Newspaper article The Florida Times Union

'Women in Blue' among Topics at 2017 Generation W Conference; Session to Explore Different Skills Females Bring to Law Enforcement

Newspaper article The Florida Times Union

'Women in Blue' among Topics at 2017 Generation W Conference; Session to Explore Different Skills Females Bring to Law Enforcement

Article excerpt

Byline: Beth Reese Cravey

About 14 percent of law enforcers nationwide are women. Among them are Michelle Cook, the Jacksonville Sheriff's Office director of patrol and enforcement, and Annmarie Cardona, a North Miami Police Department major who is in charge of her agency's investigative section.

As trailblazers, they encountered bumps in the road.

"Early on, being a woman in law enforcement was very challenging. From officers who didn't want to work with women, to uniforms that didn't fit, this job was pretty tough in the beginning," said Cook, who began as a patrol officer in 1992 and now oversees 1,000 officers.

The key, Cardona said, was to focus on the skills and traits she as an individual and as a woman brought to the table, rather than try to adapt to the stereotypically male image.

"Stay true to who you are," she said. "It's a man's world. ... We still have a lot of work to do."

Cook and Cardona will be among the 35 speakers at the 2017 Generation W women's leadership conference March 31 in Jacksonville. Speakers will represent a wide range of fields, including business, science, health care, media, technology, nonprofits and human resources.

Cook and Cardona will join Alachua County Sheriff Sadie Darnell, her county's first female sheriff, and Vera Bumpers, the first female police chief for Houston's Metro transit law enforcement agency, as panelists for one of the conference's main sessions, "Women in Blue: The Changing Face of Law Enforcement."

The session stemmed from a similar discussion at the 2016 conference. The topic arose again last summer at the Times-Union's first Eve Women's Summit, where Generation W founder Donna Orender presented a report on the status of women.

The "scorecard," prepared by the Center for Community Initiatives at the University of North Florida, revealed, among other things, that women made up 12 percent of Jacksonville sheriff's officers and only 5 percent of leadership, from sergeants up. Those numbers and the only slightly higher national percentage prompted Orender to contine the discussion.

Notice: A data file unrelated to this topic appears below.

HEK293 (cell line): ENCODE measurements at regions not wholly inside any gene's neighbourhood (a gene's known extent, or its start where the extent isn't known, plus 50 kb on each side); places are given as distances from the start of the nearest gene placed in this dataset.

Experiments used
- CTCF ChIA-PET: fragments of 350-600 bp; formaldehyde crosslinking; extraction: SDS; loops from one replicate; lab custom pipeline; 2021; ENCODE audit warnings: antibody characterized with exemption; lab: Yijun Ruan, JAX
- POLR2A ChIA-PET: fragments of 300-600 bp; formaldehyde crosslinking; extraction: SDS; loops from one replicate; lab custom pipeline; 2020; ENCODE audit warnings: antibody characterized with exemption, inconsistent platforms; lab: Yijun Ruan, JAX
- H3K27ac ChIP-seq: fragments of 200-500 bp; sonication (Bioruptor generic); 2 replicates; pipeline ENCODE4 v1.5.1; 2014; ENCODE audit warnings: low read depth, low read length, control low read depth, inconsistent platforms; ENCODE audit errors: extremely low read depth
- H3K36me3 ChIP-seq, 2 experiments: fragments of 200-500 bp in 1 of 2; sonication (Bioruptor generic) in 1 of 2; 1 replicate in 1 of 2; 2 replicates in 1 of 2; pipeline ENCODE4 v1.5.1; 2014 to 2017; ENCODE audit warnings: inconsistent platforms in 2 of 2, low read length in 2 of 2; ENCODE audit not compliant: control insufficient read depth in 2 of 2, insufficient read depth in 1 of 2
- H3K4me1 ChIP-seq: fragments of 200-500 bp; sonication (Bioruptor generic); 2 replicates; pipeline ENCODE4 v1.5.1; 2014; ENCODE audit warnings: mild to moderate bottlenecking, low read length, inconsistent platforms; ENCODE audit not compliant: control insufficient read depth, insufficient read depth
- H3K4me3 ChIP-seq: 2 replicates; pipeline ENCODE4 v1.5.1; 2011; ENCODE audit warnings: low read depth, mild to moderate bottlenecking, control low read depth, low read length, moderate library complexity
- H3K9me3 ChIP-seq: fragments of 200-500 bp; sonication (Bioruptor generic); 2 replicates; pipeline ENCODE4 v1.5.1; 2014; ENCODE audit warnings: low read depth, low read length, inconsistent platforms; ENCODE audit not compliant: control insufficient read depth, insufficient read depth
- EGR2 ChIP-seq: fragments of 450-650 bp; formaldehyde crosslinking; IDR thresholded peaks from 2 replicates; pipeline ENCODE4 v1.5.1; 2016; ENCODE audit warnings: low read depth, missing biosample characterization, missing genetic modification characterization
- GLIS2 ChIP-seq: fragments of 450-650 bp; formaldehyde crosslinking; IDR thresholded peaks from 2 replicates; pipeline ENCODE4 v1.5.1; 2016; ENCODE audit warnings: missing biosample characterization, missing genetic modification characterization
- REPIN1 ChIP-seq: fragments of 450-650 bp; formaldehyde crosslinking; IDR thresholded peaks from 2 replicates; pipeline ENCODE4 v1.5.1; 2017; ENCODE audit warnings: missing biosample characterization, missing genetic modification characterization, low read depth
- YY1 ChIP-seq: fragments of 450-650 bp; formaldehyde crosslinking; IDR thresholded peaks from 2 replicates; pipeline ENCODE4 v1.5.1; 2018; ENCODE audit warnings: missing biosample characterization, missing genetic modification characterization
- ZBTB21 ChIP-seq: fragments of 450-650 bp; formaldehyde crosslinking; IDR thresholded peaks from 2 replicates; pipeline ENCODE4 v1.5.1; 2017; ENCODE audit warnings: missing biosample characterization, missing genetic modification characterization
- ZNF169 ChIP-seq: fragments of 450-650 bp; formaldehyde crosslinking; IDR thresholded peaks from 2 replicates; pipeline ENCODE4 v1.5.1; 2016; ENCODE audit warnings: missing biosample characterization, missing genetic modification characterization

"Research tells us that women lead differently than men, and this is such an asset in law enforcement," Orender said. "Women de-escalate situations through communication, statistically receive fewer complaints than male counterparts and use less force than male officers. As cities work hard to build trust and unity, we should look to all of the assets we have to support those efforts to realize those results."

What the research found about women officers "was remarkable," said Audrey Moran, Baptist Health senior vice president for social responsibility and community advocacy, who spoke at the 2016 Generation W conference.

"We need to break out of the mold," she said.

The ongoing community discussion - and Sheriff Mike Williams' support of getting more women on the force - will bear fruit, she said.

"I hope to see lots of good things come from this," she said.

Cardona joined the North Miami Police in 1989. She watched some women leave as they met their goal of finding a husband. She watched some women leave as police work failed to meet their expectations. The women who stayed wanted to be there, wanted to do the job, she said.

Over time, she said, she earned the respect of her male colleagues.

"We have a lot to offer," she said. "They see, 'She's here to do the work.' You just have to change the mindset."

Cook said she was able to persevere with the help of mentors.

"I had some great mentors, both men and women, who were very supportive and afforded me some great opportunities," she said.

Neither Cook nor Cardona has any regrets, despite the challenges.

"Absolutely I would do this again," Cook said. …

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